Writing what you know is a good place to start when you’re a new writer. It gives you the practice without the torment of coming up with ideas.
But it’s limiting when it comes to writing a book. If all authors wrote only what they know, we’d have a bunch of novels about working a crappy job to pay the bills while cramming in minutes of writing at a time or none at all. And that’s depressing. I don’t want to read it because I’ve lived it.
Somehow though, in spite of my ambitions to explore the unknown in my writing, every story I come up with starts in a small town in the middle of nowhere. Which is such a coincidence because I grew up in a small town in the middle of nowhere.
It never feels right. Sure, it has a ring of authenticity to it. It’s believable because I know what I’m talking about. But it’s also mundane and too familiar.
Familiarity equals safety in our minds. It also equals routine and boring. I want to write fantasy and adventure and it’s hard to see those things coming out of something I already know.
Throwing caution to the wind, I pick something I know nothing about and start writing. What happens? It falls flat or I struggle until I give up.
It was an endless cycle until I read one simple quote in Lisa Cron’s Story Genius:
“After all, what ‘write what you know’ really means is, write what you know emotionally.”
Emotions are a different story. I know emotions. I have tons of those every day. So I set out again with this new piece of knowledge glowing like a neon sign in my brain.
And the next story started in a small town in the middle of nowhere but now there’s a river close by and a tree house.
I read to escape reality. I write to build my own reality. I don’t want it to mimic real life. I want something new to explore.
Why do I keep falling back on that same old trope?
I looked at all the ideas I’d had and loved and completely dismissed off hand. What were my reasons there?
It’s the same reasons every time. I don’t know enough about that. I’m afraid no one would believe it. I’m afraid I would suck at it. Fear. It always comes back to fear or a lack of self-confidence.
How do we break the cycle and write about something new?
1. Make a List:
Write down everything you do on a daily basis, all of the things you know and are familiar with. Where did you grow up? Where are you from? If you’re like me, include the things that pop up in every story idea you have. This is a list of things you can’t write about. They cannot appear in your story.
2. Revisit Old Ideas:
I have binders, spiral notebooks, loose pieces of paper, tiny notebooks, and an app on my phone that are full of ideas. I like to go through them every now and again for fun or inspiration. Usually nothing comes of it. Sometimes I find an idea and think, why am I not writing this? And, of course, I decide not to pursue it again for the same stupid reasons as last time. Go through yours and write down your reasons for not expanding on an idea. Some of them will be legitimate. Those you can keep disregarding. Others won’t be. You’ll find you don’t have a valid reason. Look closer at those.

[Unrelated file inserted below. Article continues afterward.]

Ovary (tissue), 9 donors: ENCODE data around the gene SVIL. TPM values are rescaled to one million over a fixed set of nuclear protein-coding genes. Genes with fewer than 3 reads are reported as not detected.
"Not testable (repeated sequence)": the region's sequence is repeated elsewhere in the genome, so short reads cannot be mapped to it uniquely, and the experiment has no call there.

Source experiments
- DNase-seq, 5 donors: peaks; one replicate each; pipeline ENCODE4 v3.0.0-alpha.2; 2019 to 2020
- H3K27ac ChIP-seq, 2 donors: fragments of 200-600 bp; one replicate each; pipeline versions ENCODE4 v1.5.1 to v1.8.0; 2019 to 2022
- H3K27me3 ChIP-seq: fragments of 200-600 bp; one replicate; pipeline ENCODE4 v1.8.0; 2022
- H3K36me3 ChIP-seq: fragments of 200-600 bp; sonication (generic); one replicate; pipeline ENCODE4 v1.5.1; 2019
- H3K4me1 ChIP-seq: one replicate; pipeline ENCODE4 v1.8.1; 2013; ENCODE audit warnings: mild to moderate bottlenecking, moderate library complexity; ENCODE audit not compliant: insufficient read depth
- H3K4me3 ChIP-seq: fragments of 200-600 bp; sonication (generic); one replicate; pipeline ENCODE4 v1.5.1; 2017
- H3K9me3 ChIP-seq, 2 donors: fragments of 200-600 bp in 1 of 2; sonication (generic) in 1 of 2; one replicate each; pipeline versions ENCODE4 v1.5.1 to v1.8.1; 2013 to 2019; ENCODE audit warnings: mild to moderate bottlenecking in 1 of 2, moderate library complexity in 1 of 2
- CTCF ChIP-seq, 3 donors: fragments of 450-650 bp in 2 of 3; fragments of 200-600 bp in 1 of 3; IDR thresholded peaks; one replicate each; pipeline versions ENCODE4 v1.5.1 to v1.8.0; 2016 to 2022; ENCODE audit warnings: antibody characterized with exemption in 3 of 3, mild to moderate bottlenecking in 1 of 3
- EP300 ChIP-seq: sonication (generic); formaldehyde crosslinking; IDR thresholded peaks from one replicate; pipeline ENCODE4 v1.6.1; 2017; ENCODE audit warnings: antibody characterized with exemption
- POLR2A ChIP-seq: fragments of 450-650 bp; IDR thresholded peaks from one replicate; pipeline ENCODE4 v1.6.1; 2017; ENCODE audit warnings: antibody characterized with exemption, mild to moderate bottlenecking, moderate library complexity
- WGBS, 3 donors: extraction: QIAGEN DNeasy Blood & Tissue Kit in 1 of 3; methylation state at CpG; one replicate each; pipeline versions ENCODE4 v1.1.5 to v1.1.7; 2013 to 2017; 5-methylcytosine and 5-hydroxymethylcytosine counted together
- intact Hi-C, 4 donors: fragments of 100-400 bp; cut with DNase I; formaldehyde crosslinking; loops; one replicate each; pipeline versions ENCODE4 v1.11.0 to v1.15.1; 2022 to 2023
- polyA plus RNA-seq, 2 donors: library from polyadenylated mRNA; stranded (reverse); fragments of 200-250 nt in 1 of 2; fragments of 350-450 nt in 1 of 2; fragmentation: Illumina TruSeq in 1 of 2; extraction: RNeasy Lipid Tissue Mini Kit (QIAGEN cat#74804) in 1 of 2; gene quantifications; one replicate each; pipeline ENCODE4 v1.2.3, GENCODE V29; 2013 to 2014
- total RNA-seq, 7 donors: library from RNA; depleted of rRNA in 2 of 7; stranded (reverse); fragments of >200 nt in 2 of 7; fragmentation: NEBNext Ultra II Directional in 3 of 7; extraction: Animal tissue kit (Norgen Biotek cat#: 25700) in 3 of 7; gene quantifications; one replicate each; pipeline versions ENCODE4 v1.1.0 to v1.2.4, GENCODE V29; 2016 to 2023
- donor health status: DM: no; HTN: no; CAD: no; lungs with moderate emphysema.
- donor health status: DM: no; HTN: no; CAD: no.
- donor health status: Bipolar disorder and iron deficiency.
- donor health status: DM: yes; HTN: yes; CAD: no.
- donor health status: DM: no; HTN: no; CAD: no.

3. Feel the Fear:
One of my sister’s favorite quotes is “Feel the fear and do it anyway.” Which is, as I just found out the title of a book by Susan Jeffers. It’s something she’s told me several times over the years when I’ve come to her knowing I needed to make a change or do something and was frozen with fear. I think it’s especially applicable here. Pick the idea you’re most afraid to write and write it. You don’t have to actually write a whole book. Just write a little bit. Try it out and see what happens.
4. Throw In What You Know:
Just a bit. You have to learn to walk before you can run. Adding in a bit of what you know orients you so you don’t feel like you’ve just jumped into a black pit of chaos. Remember, it’s writing what you know emotionally. You can gauge what your reaction might be even in an unfamiliar situation.
Read widely and voraciously. Experiencing different worlds through the eyes of different characters expands what you know. While you’re at it, read anything by Lisa Cron. Seriously, I’ve read more than a dozen books on writing over the years but none of them have made sense to me like her work. She speaks to the intuitive side of story-telling, focusing on what matters. She’s able to simplify what others have confused for me. Just, trust me. Do it.
6. Choose a Question:
What makes you curious? What deep, life altering questions do you ponder late at night when you can’t sleep? These are the things that make for good stories. That’s the purpose of reading stories. What would I do in that situation? What would that be like? Pick one of those. You can answer your own question while you write and, when your book is published, your readers can find themselves contemplating your book late at night when they can’t sleep.
Writing what you don’t know is scary but, ultimately, I think it makes for better writing. You can go slow. Start with that gray area in between. Think of an emotional experience you’ve had and put it in an unfamiliar setting. Create a character that you like and give him or her some traits you don’t have but have always wanted or been afraid of. Writing is exploring. That’s what writers do. We not only entertain but educate. We ask the hard questions. We give people an opportunity to experience something they haven’t before. What could be better than that?